Drawing a Chicago Bears-Milwaukee Bucks comparison on beating inferior teams

Andrew Bogut

AP Photo/Jeffrey Phelps

A team’s season-high winning streak says a lot about their taste for success, but the Milwaukee Bucks’ three straight victories, including Saturday’s 91-81 win over the New Jersey Nets, are showing they are closer to replicating last year’s second half run than they have been all season.

By Jake McCormick
Milwaukee’s 91-81 win over New Jersey shouldn’t inspire much serious talk about a full revitalization of the “Fear The Deer” movement, but their recent stretch of five wins in their last seven games is reminiscent of the 2010 Chicago Bears.

Before the NFL season began, most astute observers did not predict the Chicago Bears would make it to the NFC Championship game or win the NFC North. The Bears got quite a few bounces their way in their regular season schedule, but the fact is that they were convinced they were a good team, which played a part in their trek towards a game within the Super Bowl.

The Bucks have an easy schedule through the rest of the regular season, but beating bad teams like the Nets can still be a great confidence booster for when Milwaukee takes on the best teams in the NBA.

Notable Bucks performers:

The return of Brandon Jennings was the major story after the game, but Keyon Dooling again showed that rushing Jennings back to the court is not necessary. Dooling scored 14 points on 6-10 shots, including 2-4 from beyond the arc, dished out nine assists (most off drive and kick plays) and committed one turnover.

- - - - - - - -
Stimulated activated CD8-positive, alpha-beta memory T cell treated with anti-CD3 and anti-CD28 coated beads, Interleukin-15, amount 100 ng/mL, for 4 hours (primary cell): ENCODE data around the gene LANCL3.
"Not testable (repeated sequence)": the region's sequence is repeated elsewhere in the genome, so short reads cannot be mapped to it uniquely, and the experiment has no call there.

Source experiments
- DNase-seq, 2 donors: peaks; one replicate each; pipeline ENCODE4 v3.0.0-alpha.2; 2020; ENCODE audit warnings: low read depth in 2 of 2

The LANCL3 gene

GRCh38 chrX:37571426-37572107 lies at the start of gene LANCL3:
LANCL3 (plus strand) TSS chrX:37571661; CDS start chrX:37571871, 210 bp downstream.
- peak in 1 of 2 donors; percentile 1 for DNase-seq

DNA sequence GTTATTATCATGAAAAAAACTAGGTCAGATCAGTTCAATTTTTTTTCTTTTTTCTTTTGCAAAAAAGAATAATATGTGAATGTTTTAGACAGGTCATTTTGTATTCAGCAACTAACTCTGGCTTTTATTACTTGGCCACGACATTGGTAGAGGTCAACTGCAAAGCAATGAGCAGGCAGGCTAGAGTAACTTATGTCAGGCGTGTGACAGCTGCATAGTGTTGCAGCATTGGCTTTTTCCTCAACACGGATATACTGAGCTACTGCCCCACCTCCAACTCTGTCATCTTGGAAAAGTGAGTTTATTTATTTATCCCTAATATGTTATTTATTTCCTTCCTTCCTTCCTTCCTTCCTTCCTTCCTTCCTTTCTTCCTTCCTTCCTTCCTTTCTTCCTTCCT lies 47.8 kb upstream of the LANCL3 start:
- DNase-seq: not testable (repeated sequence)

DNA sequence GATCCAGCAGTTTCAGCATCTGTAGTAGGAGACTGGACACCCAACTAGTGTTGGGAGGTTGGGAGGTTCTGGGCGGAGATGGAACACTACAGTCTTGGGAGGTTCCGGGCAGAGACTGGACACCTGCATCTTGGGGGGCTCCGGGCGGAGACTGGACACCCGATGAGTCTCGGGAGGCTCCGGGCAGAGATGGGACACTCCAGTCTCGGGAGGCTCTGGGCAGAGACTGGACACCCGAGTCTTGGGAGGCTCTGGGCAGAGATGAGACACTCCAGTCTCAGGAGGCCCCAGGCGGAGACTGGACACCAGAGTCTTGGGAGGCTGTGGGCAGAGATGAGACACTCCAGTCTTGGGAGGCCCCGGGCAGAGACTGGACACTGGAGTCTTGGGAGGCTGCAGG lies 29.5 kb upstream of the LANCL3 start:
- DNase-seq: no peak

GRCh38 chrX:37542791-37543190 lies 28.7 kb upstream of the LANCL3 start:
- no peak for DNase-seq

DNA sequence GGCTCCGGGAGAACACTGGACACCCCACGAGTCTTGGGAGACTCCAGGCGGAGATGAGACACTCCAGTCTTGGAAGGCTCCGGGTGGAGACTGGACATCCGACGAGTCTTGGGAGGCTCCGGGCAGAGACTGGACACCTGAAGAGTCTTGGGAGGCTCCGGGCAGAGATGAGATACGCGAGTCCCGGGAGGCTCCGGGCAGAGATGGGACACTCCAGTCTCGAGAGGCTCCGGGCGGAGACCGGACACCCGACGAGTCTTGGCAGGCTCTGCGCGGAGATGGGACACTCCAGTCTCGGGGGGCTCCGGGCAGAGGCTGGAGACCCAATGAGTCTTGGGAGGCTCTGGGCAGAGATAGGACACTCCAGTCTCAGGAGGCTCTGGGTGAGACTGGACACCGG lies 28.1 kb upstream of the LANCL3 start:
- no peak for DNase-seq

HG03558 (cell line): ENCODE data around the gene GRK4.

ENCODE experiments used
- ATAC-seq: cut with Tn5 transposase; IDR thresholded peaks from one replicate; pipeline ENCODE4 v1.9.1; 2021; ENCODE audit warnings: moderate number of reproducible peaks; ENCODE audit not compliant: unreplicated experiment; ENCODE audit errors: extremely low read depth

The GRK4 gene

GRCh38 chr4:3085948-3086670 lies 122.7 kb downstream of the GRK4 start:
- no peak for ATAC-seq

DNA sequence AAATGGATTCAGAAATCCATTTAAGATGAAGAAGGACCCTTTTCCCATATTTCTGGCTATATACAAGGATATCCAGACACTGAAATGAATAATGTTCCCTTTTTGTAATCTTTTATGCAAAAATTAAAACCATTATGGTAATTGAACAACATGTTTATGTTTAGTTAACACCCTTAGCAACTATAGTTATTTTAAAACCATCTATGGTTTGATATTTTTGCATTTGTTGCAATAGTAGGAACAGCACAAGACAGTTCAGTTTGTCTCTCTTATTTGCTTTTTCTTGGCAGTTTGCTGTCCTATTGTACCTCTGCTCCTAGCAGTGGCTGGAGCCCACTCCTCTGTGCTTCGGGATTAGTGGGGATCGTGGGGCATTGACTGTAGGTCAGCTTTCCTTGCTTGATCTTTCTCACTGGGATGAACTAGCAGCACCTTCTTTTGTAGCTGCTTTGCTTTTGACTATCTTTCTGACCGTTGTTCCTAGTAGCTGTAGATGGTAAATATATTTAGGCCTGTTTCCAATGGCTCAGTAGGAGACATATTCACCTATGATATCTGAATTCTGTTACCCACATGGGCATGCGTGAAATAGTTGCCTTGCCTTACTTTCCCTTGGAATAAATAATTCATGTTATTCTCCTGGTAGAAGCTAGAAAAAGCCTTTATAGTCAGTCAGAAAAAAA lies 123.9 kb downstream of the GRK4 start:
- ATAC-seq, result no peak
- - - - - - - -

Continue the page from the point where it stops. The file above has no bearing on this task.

By grabbing 18 rebounds and rejecting seven shots, Andrew Bogut (7-18 fg, 17 pts) became the first Bucks player since Kareem Abdul-Jabbar in 1974 to do both in one game. Against a quality center, Bogut was able to consistently drop in left and right hook shots and stay in position under the basket on defense.

The Carlos Delfino (7-16 fg, 4-9 3fg, 21 pts, 5 rbs) Milwaukee Bucks fans were waiting to see showed up in full force Saturday night. Playing both small forward and shooting guard at times, Delfino’s three point stroke and aggressive drives helped spread the floor and give the Bucks open looks inside and out.

In-game observations:

  • The Bucks started the game flat footed, as is often the case in the second game of an NBA back-to-back. Milwaukee only connected on 7-12 field goals in the first quarter, and fell behind early 25-22. However, the Bucks went into lockdown mode in the second, allowing 12 points while scoring 23 to take a 45-37 lead into halftime.
  • As good a game as Andrew Bogut had defensively, Brook Lopez pretty much had his way for most of the night. Lopez displayed some impressive long range shooting, while overpowering Bogut at other times and expressing his disgust for everything that seemingly went against his perception of basketball reality.
  • The Bucks bench contributed 11 total points between five players, which according to elementary school math logic, means that Milwaukee’s starters all scored 14 or more points. Corey Maggette wasn’t particularly hot shooting (3-8 fg, 2-3 3fg, 14 pts), but made up for it in his usual way (6-6 ft), and Ersan Ilyasova (6-9 fg, 14 pts, 8 rbs) drained a number of open jumpers with a few scrappy rebounds mixed in.

Click here to read more in-depth analysis of the Bucks-Nets game.

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